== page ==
2015 Summer Seminar in the History of the Book in American Culture
What does it mean to be a child reader in pre-1900 America? This seminar, hosted by the Program in the History of the Book in American Culture at the American Antiquarian Society, will guide inquiries into the question: What does it mean to be a child reader in pre-1900 America?
The holdings of the AAS in artifacts of childhood number over 26,000 objects, and thus provide a unique laboratory for thinking about the changing ideas of childhood and the child reader from the seventeenth through the nineteenth century.
Seminar participants will explore the collection’s rich archive of print and visual artifacts created for and by children, with hands-on workshops informed by historical and theoretical readings in the history of childhood, the history of reading and print, as well as ideologies of literacy, literature, and print culture inflected by race, class, and gender. Materials include not only those produced by printers, publishers, and pedagogues—such as children’s literature, toy books, games, primers, and school texts—but also those created by children themselves, for example amateur newspapers, diaries, letters, composition books, copybooks, scrapbooks, and autograph books.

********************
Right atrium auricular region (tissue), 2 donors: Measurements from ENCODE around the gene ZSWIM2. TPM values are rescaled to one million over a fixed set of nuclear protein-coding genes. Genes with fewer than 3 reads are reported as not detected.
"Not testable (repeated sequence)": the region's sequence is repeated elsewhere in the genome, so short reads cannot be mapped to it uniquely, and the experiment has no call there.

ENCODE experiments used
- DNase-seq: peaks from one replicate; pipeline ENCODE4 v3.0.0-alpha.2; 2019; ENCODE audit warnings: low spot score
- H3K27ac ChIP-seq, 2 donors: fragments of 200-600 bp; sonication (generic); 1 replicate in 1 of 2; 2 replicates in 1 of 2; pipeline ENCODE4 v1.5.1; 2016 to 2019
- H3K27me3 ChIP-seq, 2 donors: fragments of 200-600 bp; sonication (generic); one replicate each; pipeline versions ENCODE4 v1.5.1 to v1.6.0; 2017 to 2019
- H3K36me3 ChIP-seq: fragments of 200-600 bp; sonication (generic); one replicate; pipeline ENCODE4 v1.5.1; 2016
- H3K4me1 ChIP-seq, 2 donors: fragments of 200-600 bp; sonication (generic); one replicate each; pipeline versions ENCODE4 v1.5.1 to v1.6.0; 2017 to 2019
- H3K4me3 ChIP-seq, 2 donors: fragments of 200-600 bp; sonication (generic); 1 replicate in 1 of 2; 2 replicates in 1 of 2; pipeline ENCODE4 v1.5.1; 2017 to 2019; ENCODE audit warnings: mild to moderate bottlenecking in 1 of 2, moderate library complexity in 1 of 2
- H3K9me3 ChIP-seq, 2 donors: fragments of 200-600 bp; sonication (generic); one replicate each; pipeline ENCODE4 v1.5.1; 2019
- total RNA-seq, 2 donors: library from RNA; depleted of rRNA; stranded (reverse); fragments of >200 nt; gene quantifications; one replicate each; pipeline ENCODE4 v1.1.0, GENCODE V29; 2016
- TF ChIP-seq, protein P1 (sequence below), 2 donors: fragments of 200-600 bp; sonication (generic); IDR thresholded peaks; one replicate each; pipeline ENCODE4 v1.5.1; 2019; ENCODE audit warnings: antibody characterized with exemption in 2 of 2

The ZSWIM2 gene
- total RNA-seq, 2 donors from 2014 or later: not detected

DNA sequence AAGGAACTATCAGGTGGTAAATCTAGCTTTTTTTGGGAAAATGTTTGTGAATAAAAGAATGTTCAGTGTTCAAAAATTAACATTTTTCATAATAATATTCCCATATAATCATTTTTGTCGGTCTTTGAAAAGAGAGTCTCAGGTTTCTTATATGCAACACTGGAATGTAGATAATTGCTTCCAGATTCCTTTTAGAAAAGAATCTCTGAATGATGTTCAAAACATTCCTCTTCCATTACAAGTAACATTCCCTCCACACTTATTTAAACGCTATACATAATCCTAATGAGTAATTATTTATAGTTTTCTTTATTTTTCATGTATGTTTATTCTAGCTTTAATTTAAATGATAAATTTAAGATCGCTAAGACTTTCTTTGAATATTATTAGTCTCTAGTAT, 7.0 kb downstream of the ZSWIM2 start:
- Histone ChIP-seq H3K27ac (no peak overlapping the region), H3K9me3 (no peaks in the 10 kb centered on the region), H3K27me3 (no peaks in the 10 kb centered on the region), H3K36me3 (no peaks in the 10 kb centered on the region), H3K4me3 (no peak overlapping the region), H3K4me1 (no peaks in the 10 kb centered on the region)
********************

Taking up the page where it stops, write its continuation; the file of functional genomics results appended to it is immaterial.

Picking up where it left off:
Looking at artifacts of childhood reading materials and reading activities offers fresh lenses for both beginning and senior scholars across multiple disciplines. The seminar will be of interest to students, scholars, and practitioners working in historical periods from early modern to the long 19th century, in a variety of disciplines from literature, social and cultural history, anthropology, visual studies, material culture studies, childhood studies, literacy studies.
The seminar will be of interest to graduate students, librarians, and college and university faculty interested in the fields of book history and print culture, literary history, childhood studies, education, and other associated fields.